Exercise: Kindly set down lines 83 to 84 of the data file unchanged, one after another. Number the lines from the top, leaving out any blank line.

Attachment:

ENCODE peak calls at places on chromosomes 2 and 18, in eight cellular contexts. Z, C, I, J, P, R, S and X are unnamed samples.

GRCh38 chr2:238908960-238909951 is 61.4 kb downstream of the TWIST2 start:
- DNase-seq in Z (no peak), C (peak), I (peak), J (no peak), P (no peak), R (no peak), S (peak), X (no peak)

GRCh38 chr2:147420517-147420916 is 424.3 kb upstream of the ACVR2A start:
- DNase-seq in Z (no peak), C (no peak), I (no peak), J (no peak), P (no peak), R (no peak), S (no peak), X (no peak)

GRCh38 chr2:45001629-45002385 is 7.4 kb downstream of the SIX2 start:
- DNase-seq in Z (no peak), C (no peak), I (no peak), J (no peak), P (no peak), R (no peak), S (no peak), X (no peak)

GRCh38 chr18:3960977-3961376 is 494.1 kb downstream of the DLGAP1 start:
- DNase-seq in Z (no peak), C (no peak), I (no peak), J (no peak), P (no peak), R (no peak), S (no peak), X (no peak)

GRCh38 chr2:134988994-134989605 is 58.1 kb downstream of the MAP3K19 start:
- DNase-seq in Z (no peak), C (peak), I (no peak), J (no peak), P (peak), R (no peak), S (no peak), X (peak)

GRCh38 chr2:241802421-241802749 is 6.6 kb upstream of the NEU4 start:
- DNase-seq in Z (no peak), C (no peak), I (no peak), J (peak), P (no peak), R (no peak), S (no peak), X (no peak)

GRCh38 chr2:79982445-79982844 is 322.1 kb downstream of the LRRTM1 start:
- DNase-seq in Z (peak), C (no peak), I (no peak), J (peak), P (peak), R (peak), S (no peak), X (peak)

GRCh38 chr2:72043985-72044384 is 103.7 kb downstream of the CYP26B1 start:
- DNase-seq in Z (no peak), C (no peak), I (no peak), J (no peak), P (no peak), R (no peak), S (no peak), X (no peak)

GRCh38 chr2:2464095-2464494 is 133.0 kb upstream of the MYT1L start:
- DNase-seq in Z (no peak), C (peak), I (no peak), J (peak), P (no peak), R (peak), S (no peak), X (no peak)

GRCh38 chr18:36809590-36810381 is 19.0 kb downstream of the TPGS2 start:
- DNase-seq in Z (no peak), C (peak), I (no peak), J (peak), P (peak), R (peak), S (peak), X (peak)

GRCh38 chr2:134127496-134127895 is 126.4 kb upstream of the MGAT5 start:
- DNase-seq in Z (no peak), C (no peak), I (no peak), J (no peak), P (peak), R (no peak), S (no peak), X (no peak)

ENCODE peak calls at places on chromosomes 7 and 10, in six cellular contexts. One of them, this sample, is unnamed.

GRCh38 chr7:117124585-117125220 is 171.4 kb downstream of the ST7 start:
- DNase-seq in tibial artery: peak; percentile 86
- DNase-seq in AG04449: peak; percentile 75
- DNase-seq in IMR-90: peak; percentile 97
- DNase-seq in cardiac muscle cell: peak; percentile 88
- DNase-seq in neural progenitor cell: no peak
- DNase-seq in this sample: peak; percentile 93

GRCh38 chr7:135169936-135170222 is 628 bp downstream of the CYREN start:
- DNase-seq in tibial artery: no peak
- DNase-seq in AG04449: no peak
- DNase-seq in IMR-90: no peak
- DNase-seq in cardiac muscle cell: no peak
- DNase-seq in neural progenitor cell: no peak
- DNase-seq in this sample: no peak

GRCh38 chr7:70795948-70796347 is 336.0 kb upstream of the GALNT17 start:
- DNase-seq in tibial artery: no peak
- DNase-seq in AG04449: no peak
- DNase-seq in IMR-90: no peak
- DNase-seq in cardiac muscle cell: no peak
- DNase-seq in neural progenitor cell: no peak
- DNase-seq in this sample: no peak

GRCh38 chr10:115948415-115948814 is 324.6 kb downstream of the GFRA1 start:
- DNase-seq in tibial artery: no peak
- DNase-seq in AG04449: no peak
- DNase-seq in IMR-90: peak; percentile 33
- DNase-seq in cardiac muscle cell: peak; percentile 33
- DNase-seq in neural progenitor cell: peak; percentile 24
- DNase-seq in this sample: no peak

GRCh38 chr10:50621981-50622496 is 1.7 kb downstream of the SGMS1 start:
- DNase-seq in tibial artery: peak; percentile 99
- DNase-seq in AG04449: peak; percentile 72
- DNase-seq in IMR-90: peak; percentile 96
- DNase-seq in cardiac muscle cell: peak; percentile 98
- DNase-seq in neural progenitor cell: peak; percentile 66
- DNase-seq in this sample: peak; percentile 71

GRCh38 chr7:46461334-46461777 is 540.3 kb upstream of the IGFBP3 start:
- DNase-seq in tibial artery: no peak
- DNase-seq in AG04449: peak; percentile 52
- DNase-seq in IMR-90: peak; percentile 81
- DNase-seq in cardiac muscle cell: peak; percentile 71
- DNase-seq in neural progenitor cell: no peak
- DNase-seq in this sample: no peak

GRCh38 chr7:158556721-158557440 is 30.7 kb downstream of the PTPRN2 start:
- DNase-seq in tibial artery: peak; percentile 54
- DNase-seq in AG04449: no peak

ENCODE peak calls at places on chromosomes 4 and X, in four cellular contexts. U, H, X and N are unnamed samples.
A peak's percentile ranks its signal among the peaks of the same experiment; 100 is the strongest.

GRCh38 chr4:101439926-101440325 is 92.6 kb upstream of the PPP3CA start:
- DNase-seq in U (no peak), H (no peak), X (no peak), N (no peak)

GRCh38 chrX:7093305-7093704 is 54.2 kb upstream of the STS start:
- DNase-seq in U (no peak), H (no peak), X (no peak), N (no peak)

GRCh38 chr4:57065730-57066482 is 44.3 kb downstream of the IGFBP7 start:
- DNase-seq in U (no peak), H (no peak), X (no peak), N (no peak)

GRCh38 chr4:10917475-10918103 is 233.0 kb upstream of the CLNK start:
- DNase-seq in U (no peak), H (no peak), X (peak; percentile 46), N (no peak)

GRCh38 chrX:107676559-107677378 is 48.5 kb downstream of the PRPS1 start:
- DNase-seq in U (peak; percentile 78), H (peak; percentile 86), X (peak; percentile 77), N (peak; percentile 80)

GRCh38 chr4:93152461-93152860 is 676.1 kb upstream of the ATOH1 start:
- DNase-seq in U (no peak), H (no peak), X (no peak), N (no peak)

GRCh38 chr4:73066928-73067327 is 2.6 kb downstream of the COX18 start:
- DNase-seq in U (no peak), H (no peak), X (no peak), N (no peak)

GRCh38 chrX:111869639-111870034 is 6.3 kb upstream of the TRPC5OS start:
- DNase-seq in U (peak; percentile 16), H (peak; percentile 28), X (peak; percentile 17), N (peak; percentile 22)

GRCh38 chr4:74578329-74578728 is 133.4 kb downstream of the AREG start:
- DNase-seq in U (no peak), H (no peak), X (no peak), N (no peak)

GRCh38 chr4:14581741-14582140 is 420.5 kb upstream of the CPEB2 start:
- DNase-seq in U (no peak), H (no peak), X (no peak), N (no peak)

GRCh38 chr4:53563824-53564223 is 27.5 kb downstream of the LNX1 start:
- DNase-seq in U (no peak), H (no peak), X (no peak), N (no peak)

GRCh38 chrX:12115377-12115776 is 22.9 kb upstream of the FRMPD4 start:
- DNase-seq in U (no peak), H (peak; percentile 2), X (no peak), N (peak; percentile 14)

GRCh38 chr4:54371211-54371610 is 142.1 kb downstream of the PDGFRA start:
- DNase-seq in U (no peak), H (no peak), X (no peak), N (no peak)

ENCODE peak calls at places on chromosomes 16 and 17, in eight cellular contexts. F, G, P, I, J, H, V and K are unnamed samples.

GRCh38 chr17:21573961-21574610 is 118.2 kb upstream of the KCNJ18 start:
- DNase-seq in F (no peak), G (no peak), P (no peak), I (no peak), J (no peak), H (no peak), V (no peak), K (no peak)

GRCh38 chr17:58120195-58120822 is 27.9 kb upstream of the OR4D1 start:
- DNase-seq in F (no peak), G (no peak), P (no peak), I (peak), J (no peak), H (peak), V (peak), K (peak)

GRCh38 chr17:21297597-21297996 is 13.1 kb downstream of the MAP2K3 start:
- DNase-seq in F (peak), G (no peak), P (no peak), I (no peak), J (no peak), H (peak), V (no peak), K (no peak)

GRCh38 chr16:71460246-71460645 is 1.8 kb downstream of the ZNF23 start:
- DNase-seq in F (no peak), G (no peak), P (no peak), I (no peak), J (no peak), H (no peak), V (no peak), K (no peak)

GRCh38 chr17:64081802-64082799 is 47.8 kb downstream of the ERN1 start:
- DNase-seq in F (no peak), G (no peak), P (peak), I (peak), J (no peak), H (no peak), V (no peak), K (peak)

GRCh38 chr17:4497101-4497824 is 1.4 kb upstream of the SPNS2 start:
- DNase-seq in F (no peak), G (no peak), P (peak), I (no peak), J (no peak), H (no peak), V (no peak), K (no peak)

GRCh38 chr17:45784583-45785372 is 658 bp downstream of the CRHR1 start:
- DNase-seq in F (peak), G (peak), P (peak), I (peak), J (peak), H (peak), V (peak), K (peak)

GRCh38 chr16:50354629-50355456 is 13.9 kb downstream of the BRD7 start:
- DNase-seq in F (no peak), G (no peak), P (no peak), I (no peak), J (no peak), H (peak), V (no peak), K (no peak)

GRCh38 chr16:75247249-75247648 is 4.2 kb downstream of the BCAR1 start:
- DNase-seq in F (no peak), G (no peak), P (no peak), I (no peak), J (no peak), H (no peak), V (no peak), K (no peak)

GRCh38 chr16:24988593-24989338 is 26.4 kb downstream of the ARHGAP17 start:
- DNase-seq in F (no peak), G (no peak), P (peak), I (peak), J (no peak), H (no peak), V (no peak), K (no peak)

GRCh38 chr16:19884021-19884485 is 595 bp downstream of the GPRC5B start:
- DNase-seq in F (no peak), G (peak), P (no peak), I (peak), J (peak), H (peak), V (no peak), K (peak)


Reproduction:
- DNase-seq in U (no peak), H (no peak), X (no peak), N (no peak)

GRCh38 chr4:73066928-73067327 is 2.6 kb downstream of the COX18 start: